IN, NINETEEN HUNDRED TVELVE
In nlueen hundred ten and two.
If ColumLus sailed With his gal
Lint crew.
He'd start out a cruising in as fine
u ship
As was t-'er designed for man to
co'iip.
With 1-very art and science new.
Just to make it a pleasant trip.
STEEL GORPORATIQN
Democratic Candidate for
President Shows Perkins
Is Behind Bull Moose
CLEVELAND. Oct 11 Gov Wil
son in developing today hia argu
ment that the though or the leading
men of the United States. Steel cor
poration is behind the third paro
program with regard lo regulation of
trusts" drew attention to what 'ie
termed a "very significant fact that
George W Perkins is hlmseir back
of the program "
The democratic nominee recalled
that Perkins once "dls-closed in in
vestigatlous before congress his whole
thousht" about establish ng art indus
trial commission to regulate monop
oly. The governor spoke, at Canton, or
ville and Cleveland.
"The regular republicans say they
are opposed to monopolj, said Gov.
Wilson at Canton, 'but when they
come to speak of methods for re
straining it. they chiefly indulge la
r- narrative of what they alread7
have done, which wc know nas been
ineffectual. When the third part
takes up this side or the question
what do they do?" They propose lo
leave thing? as they are. subject to
the supervision of an industrial com
mission and we know what an indus
trial commission is expected to do."
GETS 25 YEARS
SANTA ANA, Oct. 11 R. C. Mc
donald, formerly principal of the Mc
Kinley school here, was sentenced to
day to serve 23 years at San Qucntin
for wronging Helen Hambleton. 13
years old, a pupil In his school.
KNOX BASEBALL FAN.
SEATTLE, Oct 11. Secretary of
State Knox, who arrived here today
from Japan appeared much more In
terested in the baseball score than
Ih the Mexican war news.
SCHOOL GIRLS SMOKE
REDLANDS, CaU Oct. 11. Vague
charges that many Redlands school
girls were addicted to the cigarette
amoking habit were crystallized today
in the arrest of William Titus for sell
ing cigarettes to three girls, ranging
in age from twelve to eighteen years.
Titus pleaded guilty, and was fined
$20.
""INDICATIONS POINT TO WAR
ATHENS, OcL 11. Princess Alice,
wife of Prince Andrew of Greece, de
parted to the frontier today where
she will organize a corps cf nurses.
All indications point to war.
PAYS $3,150,000 TAX.
ALBANY, OcL 11. -A check for
$3,150,000. Inheritance tax on the es-
tate of John Jacob Astor, a victim
of 'the Titanic disaster, was re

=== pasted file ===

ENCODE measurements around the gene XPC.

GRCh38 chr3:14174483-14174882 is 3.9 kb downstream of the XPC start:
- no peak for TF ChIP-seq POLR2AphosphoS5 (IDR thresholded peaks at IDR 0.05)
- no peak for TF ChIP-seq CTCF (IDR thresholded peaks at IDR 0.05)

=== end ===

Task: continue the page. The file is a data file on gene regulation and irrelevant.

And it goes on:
ceived at the state controller's office
today.
To Christopher it all would seem.
As ho plojcd the sea with his sbip
all agleani.
From the bow to the stern with a
brilliant light
That could turn into day, e'en tli
daikest night;
Like the dream they rated as a crazy
scheme.
Till he provcO an egg could be set
ui right.
Labor Union Has
Judgment Awarded
Of Quarter Million
Court at Hartford Gives
Verdict of $240,000
Against U. S. Union
HARTFORD. Ort 11 A verdict fc
$'0,0(() and costs was awarded to
the p!atntlus. Leowe & Co, of Dan
burv, against the members, of the
United States Union ot North Amer
ica In the United States district court
tonight, undr fie SJ-erman anti-trust
law This award will be trebled, mak
ing the total $210.iKiu
L
1800 AND BE! AWAY
South Dakota Financiers
and Posse Chase Bandits
into the Bad Lands
RAPID CITY. S D., Oct. 11. Foul
bank robbers and the sheriff head
ing a posse 'pt fifty men. wero re
Iiorted late today as engaged in a
running fight in the bad lands, thir
ty miles south of Ovv;-nka
About 2 o'clock this morning five
loud explosions at tne state bank at
Owanka roused the town The cash
ier, F II Stiles, arriving first, enti
tled the contents of his ritle at the
four men coming from the bank
They leaped on their horses and dis
appeared in the darkness.
An investigation showed the bani.
interior was wrecked. E.ghteen hun
dred dollars In currency and coin
wer missing. Most of the awak
ened inhabitants followed Sheriff
Hewitt on 'he trail ot the robbers
which led to be'ad lands.
DARROW'S TRIAL POSTPONED
LOS AKGELESf'bct 1 1. Attorneys
for the prosecutign and defense
agreed today on a contingent post
ponement of the beginning of the
second trial or Clarence Dirrow. pre
viously set for October 21, for thirty
days, because of the press of business
and the Illness of Earl Rogers, rlitef
counsel for 'he defense. The triai
may not begin even then, as It de
pends upon the condition of the cal
endar RAILROAD MEN RESCUED
MEXICO CITY. Oct 11. Six Ameri
can railroad men, condemned to be
shot by rebels in northern Zaoateca.
were rescued Just in time by Rebel
Chief Antonio Munoz. The rebels Ie
lleved theAmerlcan force had' invaded
Mexico, and proposed to wreak ven
geance on the railroad men. Munoz
knew differently, and appeared jest
In time.
METAL MARKET
NEW YORK. OcL 11. Copper